• Yield: Serves 5

The "3 and down" spareribs used in this recipe are my (Chris's) absolute favorite type of ribs. These beauties are small enough to be manageable, but they have plenty of fat and incredible pork flavor. It just doesn't get any better than this in the rib department.


Here I'm taking a kind of nontraditional approach to these ribs. First I coat them with my dry adaptation of the Latin American adobo sauce, flavored with cumin, chili, oregano, and sour orange. Next I go the "cheater's route," putting the ribs in a low oven for 3 hours to cook them through, then laying them on the grill over a very low charcoal fire to give them a nice crust and some good smoke flavor. To finish it all off, there's a sweet-sour-hot barbecue sauce for drizzling or dunking.


For the Flavoring Paste:

  • 2 tablespoons minced garlic

  • 2 tablespoons ground cumin

  • 2 tablespoons chile powder

  • 2 tablespoons dark brown sugar

  • 3 tablespoons kosher salt

  • 3 tablespoons freshly cracked black pepper

  • 1/4 cup roughly chopped fresh oregano

  • 1/4 cup roughly chopped fresh cilantro

  • 6 tablespoons orange juice

  • 2 tablespoons fresh lime juice (about 1 lime)

  • 4 dashes Tabasco sauce

  • 2 tablespoons olive oil

  • Two 3-pound racks pork spareribs

For the Sauce:

  • 1/3 cup molasses

  • 1/2 cup catsup

  • 1/4 cup fresh lime juice (about 2 limes)

  • 2 tablespoons ground cumin

  • 1/2 cup roughly chopped fresh cilantro

  • 1 to 3 tablespoons minced fresh chile peppers of your choice


1. Preheat the oven to 200°F.

2. In a food processor or blender, combine the paste ingredients and blend until smooth. Dry the ribs with paper towels, then rub them thoroughly with the paste. Place the ribs on two baking sheets and slow-roast for 3 hours, or until no red juice comes out when you poke the meat with a fork and the meat is tender and pulls easily from the bone. Remove the ribs from the oven. They can go right onto the grill, stand out for a while, or be refrigerated, covered, for 2 days.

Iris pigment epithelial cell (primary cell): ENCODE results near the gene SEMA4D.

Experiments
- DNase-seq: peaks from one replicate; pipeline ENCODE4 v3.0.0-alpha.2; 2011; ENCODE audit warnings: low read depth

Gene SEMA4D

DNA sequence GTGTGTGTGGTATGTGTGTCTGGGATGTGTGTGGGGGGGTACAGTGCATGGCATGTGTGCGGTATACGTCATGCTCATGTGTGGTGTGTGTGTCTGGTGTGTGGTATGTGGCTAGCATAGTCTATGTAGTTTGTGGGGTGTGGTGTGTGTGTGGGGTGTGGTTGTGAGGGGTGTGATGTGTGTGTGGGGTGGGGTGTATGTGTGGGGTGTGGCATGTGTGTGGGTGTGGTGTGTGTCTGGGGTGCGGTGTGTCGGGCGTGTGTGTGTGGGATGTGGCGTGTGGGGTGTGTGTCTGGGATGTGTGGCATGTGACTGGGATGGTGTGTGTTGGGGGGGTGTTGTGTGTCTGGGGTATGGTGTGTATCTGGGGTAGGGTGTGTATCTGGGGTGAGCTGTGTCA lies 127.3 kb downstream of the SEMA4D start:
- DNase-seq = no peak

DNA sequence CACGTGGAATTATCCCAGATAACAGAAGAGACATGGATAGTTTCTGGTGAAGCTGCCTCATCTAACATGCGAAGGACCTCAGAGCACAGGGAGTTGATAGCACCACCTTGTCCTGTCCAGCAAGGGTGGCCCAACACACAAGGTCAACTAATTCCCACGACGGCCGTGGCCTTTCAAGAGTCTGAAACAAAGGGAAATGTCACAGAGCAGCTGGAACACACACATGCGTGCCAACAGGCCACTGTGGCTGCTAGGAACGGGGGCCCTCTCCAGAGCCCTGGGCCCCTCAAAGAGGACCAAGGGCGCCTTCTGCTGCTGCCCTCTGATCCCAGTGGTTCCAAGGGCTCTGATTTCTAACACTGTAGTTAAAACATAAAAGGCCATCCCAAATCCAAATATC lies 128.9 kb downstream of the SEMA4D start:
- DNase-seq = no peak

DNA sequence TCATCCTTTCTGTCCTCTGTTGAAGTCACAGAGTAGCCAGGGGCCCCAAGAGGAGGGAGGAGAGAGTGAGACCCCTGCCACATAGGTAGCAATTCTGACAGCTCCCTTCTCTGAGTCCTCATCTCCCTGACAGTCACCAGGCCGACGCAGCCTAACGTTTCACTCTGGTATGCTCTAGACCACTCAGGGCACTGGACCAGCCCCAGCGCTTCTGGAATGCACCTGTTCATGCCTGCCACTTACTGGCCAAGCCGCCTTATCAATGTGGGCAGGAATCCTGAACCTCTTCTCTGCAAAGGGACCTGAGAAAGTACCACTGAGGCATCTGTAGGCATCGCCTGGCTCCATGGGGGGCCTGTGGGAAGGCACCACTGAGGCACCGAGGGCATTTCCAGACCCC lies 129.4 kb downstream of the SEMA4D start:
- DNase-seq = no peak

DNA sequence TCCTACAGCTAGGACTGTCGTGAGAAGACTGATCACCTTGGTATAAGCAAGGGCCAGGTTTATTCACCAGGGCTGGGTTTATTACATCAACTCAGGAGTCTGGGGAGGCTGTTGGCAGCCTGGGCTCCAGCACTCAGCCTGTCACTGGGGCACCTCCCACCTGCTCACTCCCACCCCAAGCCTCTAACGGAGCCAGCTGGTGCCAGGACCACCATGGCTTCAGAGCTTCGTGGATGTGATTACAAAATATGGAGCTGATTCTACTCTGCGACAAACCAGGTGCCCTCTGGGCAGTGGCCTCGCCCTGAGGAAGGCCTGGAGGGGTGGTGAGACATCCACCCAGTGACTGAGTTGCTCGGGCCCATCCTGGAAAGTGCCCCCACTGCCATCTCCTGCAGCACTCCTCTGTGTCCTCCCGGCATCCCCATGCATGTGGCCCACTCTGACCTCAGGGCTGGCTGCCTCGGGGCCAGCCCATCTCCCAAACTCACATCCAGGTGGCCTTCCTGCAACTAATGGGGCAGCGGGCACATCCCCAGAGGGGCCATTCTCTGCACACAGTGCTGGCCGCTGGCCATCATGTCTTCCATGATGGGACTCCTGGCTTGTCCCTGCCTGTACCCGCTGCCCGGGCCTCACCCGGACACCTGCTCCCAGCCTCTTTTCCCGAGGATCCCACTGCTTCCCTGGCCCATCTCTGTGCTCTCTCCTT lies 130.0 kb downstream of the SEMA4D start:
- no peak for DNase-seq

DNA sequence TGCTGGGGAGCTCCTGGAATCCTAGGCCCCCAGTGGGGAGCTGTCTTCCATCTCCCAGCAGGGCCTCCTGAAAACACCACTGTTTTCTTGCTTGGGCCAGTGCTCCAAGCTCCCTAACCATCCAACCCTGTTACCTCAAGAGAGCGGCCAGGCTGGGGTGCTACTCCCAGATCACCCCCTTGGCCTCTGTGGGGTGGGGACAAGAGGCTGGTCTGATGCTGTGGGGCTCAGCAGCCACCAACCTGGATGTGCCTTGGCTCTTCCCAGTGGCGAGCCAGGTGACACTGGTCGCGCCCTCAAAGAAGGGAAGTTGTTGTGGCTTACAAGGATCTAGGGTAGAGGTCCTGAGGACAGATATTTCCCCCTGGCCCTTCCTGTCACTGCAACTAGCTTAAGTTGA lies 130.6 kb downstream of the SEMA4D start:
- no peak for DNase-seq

3. While the ribs are roasting, combine the sauce ingredients in a small bowl and mix well; set aside.

4. Light a fire in your grill. You want a very low charcoal fire with the rack set as high as possible.

5. Put the ribs on the grill and let them stay there as long as your patience allows. A light crust on the outside is the goal, and, depending on your fire, it can be achieved in 5 minutes per side or take up to 30 minutes per side, if you're into prolonging your guests' agony. Of course, the longer the ribs cook, the better. Brush them with the sauce during the last minute on the grill.

6. Cut the ribs apart between the bones and serve with the remaining barbecue sauce on the side.


  • The Cut: In the trade, these are called "3 and down" pork spareribs. The "3 and down" means that each rack weight 3 pounds or less, and the "spareribs" means that they come from the belly of the hog, right below the bacon. If you can get them, these are my #1 choice for ribs.

  • Other Cuts You Can Use: You can definitely use St. Louis-style spareribs here, and, in a pinch, you could cut your cooking times in half and go with the pork loin back ribs, even though they're really a different animal.

  • Cook Once, Eat Twice: If you are fortunate enough to have any of these ribs left over, reheat them in a low (250°F) oven and eat them with coleslaw. Or you can even just eat them room temperature—we certainly have.

Excerpted from How to Cook Meat by Chris Schlesinger and John Willoughby (Morrow Cookbooks; Reprint Edition, 2002). Copyright 2002 by Chris Schlesinger and John Willoughby.

John Willoughby served as executive editor at Gourmet, senior editor at Cook's Illustrated and has co-authored eight cookbooks, including James Beard award-winner The Thrill of the Grill. He writes for publications such as The New York Times, Martha Stewart Living, Metropolitan Home and Saveur.
Christopher Schlesinger is a chef (he was the winner of the 1996 James Beard award for Best Chef of the Northeast), restaurateur, writer, cooking teacher and a founding member of the national organization Chefs 2000. With John Willoughby he co-authored five cookbooks, including the James Beard Cookbook award-winner The Thrill of the Grill. They also have a monthly feature in The New York Times, and have written articles for magazines such as GQ and Food & Wine. He serves as a contributing editor for Saveur magazine.